Most people look forward to their annual vacation, it’s a great opportunity to enjoy some downtime. While a traditional one or two-week vacation may be refreshing, do you find you’re left wanting more out of your travel experiences? What if you could spend every day traveling? Seriously meaningful traveling — not just a week here or a long weekend there. Did you know you can make this a lifestyle by becoming a digital nomad?
You’re probably wondering how you can do this without being a trust-fund baby or winning the lottery. Believe it or not, many people who aren’t independently wealthy do it — and do it well! You can find success by uncovering hacks that help you mix work and play. Essentially, you work remotely while giving yourself the opportunity to truly immerse yourself in the places you’re working from. Here are 4 strategies to help you afford the digital nomad lifestyle.
The Digital Nomad Life
1. Temporarily shut down your ‘traditional’ life
If you plan to hit the road for an extended period of time, before you can go, you need to take care of business at home so you don’t rack up debt or leave behind loose ends.
- Make your house work for you. It’s costly to leave behind an empty home, so you’ll want to suspend any financial obligations you can, and use your home to generate some extra cash. If you have a house or apartment you can rent (or sublet), sell, or move out of when your lease is up, plan to do this. You can easily put your stuff in storage while you’re away.
- Devise a plan for your mail. Start by setting up whatever you can electronically (i.e. online bill-pay or move to paperless bank statements). Then reroute any physical mail to a family member or trusted friend, or even a virtual mailbox. Be sure to choose someone you can rely upon to sort the mail you might receive, determine what is critical to be forwarded, or make the call on what can be shredded or tossed out.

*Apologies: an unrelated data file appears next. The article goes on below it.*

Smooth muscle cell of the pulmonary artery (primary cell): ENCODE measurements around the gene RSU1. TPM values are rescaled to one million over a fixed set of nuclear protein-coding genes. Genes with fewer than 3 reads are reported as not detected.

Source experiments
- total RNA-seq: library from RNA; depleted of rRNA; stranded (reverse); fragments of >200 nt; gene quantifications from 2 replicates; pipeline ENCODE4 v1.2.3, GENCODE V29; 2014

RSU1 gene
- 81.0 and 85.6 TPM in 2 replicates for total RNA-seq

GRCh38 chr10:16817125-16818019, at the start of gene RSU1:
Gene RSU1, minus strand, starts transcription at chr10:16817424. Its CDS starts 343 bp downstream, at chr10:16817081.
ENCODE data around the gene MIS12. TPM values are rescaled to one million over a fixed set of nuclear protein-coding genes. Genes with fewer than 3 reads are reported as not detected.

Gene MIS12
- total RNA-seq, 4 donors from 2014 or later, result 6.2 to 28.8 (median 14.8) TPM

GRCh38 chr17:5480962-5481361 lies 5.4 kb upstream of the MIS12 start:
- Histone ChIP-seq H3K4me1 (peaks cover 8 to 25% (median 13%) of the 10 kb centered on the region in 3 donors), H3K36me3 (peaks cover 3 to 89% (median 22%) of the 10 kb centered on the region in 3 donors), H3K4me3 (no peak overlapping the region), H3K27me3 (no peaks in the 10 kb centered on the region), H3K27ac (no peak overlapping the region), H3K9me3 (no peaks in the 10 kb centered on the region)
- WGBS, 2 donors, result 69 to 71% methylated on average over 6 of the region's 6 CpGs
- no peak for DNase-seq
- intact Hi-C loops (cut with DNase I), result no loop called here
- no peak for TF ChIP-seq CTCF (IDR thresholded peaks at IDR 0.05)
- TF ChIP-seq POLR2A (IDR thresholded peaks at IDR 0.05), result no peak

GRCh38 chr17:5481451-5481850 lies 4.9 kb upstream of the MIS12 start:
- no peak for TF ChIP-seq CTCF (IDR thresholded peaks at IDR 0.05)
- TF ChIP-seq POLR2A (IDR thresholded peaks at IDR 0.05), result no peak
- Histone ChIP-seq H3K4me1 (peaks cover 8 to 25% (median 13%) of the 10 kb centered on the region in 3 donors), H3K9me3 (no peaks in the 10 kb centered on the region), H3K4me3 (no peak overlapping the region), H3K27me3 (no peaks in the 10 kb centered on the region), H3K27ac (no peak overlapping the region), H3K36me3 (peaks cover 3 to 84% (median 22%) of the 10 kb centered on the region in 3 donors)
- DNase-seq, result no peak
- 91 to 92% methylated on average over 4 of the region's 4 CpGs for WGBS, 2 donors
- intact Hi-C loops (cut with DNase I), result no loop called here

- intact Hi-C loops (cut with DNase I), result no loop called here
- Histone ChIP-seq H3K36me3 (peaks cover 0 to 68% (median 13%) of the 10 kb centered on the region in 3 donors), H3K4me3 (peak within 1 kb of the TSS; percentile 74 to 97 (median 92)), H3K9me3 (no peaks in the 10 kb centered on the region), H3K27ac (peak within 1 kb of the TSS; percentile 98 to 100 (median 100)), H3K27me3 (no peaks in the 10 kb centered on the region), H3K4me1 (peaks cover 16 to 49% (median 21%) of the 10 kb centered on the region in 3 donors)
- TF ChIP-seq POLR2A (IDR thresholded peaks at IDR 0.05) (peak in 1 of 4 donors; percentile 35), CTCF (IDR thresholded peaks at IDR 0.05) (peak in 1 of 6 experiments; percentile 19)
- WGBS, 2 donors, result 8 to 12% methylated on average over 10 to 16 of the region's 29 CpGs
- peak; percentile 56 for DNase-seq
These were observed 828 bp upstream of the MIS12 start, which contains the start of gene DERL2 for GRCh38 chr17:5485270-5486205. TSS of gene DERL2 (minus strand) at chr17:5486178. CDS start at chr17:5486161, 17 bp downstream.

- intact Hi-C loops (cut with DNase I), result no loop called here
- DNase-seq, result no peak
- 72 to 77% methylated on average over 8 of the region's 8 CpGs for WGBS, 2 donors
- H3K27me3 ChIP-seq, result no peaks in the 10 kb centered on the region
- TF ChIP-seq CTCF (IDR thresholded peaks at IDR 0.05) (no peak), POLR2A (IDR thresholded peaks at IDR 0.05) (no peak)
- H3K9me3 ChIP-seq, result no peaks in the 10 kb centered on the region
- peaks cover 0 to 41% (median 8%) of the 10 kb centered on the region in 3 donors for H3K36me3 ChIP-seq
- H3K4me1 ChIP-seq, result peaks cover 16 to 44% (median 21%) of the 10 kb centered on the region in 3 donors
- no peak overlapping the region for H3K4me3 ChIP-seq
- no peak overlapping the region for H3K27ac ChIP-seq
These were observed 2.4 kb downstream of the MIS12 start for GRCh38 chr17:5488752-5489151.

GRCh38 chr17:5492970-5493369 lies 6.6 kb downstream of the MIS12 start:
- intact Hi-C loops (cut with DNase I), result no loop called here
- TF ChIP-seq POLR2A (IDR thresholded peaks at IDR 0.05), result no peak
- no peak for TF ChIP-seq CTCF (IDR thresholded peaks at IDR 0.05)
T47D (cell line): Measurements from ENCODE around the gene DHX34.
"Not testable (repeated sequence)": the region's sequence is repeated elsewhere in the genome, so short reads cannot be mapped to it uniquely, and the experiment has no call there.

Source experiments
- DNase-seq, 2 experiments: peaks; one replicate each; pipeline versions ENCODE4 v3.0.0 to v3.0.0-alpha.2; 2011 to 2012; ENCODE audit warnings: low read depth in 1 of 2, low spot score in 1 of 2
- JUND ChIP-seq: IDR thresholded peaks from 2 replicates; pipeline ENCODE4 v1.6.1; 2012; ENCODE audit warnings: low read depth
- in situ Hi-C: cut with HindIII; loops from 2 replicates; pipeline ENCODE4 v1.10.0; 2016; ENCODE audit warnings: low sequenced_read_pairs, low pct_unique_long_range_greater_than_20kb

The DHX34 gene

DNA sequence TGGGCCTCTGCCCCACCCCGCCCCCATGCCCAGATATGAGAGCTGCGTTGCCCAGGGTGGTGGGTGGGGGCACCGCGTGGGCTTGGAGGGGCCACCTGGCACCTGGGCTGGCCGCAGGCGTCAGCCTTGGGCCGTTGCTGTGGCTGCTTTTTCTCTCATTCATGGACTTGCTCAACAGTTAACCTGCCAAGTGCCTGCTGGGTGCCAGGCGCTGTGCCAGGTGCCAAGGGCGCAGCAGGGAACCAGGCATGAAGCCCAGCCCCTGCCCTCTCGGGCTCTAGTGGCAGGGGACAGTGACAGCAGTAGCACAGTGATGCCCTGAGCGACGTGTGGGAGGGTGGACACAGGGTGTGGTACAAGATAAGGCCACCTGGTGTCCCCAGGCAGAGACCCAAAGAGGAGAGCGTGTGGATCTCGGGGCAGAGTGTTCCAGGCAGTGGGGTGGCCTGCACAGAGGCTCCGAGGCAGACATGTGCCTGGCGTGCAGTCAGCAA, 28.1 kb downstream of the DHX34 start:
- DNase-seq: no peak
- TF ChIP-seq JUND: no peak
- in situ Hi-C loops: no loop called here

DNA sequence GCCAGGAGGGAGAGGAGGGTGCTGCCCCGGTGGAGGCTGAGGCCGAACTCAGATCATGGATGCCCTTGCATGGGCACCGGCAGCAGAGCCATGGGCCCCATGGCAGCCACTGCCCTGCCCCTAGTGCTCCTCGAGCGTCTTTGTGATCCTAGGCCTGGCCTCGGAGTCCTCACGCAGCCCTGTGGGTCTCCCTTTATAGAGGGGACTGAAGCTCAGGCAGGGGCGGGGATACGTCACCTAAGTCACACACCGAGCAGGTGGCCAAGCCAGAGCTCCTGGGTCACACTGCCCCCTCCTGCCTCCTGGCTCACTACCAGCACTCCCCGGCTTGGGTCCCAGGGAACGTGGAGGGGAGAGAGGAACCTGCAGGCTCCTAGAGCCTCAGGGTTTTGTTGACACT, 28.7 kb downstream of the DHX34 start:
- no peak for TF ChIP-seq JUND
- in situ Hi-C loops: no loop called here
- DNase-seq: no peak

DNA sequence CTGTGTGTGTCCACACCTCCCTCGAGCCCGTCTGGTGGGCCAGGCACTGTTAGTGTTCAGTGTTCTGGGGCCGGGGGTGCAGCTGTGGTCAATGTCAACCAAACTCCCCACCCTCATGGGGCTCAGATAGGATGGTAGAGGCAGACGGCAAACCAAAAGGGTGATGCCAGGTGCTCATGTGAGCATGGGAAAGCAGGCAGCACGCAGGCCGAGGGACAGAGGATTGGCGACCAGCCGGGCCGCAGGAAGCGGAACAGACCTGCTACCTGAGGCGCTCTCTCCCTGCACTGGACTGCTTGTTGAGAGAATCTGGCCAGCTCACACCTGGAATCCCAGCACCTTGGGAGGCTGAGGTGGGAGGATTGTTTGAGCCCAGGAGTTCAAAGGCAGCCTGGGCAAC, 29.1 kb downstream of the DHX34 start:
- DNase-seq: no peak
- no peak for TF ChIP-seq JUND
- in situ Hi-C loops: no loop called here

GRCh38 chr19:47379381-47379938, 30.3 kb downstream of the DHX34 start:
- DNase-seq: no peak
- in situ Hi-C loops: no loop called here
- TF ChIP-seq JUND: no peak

- Set up a tax plan. Just because you’re on the road doesn’t mean you can ignore your obligations to Uncle Sam. (He certainly won’t!) Online tools can help you nail down your tax obligations and help you figure out deductions. And remember: When you work from the road, some of your biggest expenses might be deductible. This can potentially save you some serious cash.
Once you’ve finalized things on the home front, you can start planning your exciting future.
2. Set a budget
Living on the road means you’ll have to know how to budget and stay within those confines. While you’ll ditch traditional living expenses such as rent and utilities, you’ll acquire new ones, including transportation, food, gear, accommodations and, most likely, a larger mobile data plan.
- Be extra prepared. Add up your expenses for all the basics, then budget 25% more. Chances are you’ll need it: Travel for long enough, and you’ll likely run into trouble. Having enough money to respond is the way to keep your travel plans intact.
- Plan to bring money in. The money’s got to keep coming in while you’re on the road. Determine how much you’ll need to earn to finance your travel plans and how you’ll make that cash.
- Prepare for the unexpected. Establish an emergency fund to be prepared for unexpected big expenses. You don’t want the rest of your travels wiped out by one missed connection or accident — or even an exciting opportunity you can’t pass up.